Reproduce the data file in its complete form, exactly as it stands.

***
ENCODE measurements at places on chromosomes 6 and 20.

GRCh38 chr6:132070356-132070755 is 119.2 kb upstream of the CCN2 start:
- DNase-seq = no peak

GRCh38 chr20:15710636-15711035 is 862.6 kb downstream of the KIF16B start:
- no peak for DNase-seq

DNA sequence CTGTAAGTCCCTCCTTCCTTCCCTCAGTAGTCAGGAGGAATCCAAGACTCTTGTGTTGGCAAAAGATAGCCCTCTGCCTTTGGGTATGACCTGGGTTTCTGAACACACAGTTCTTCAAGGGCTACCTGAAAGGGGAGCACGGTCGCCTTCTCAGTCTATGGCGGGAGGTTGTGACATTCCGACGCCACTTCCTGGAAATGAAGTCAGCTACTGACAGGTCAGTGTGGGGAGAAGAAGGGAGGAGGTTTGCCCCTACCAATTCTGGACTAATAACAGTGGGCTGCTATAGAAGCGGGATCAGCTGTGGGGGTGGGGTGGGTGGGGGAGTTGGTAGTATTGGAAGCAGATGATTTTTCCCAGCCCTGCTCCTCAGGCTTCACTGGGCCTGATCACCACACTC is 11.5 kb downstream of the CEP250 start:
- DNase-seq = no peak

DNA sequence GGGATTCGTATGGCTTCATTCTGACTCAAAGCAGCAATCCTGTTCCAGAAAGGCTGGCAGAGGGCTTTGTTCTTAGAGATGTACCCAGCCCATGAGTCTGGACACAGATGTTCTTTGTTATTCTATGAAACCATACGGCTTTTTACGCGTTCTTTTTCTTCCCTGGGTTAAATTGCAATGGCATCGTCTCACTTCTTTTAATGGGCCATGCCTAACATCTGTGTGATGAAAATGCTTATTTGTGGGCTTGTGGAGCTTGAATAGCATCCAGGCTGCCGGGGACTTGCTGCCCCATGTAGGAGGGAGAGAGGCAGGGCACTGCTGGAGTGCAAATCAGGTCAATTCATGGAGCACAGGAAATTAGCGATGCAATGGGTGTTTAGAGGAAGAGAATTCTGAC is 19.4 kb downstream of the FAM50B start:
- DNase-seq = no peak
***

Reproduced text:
ENCODE measurements at places on chromosomes 6 and 20.

GRCh38 chr6:132070356-132070755 is 119.2 kb upstream of the CCN2 start:
- DNase-seq = no peak

GRCh38 chr20:15710636-15711035 is 862.6 kb downstream of the KIF16B start:
- no peak for DNase-seq

DNA sequence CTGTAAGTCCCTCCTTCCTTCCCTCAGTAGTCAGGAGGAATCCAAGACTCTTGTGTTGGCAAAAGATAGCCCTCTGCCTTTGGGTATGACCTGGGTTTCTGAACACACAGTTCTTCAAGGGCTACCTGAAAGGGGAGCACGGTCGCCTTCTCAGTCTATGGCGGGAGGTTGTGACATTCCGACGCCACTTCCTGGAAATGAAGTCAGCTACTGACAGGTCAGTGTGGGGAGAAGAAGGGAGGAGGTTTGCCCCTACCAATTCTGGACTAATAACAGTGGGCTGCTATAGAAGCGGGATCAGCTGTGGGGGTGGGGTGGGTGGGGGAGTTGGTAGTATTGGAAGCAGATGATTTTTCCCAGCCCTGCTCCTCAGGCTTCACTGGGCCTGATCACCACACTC is 11.5 kb downstream of the CEP250 start:
- DNase-seq = no peak

DNA sequence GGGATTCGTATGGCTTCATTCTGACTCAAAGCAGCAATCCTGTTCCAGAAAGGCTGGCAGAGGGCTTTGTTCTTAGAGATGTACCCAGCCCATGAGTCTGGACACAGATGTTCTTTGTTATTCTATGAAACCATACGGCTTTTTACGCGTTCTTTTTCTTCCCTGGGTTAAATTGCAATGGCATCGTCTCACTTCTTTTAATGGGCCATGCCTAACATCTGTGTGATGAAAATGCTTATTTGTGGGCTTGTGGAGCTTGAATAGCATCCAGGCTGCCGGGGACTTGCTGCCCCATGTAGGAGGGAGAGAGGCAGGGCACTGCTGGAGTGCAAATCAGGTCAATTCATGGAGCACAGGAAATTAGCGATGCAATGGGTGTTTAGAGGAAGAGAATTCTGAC is 19.4 kb downstream of the FAM50B start:
- DNase-seq = no peak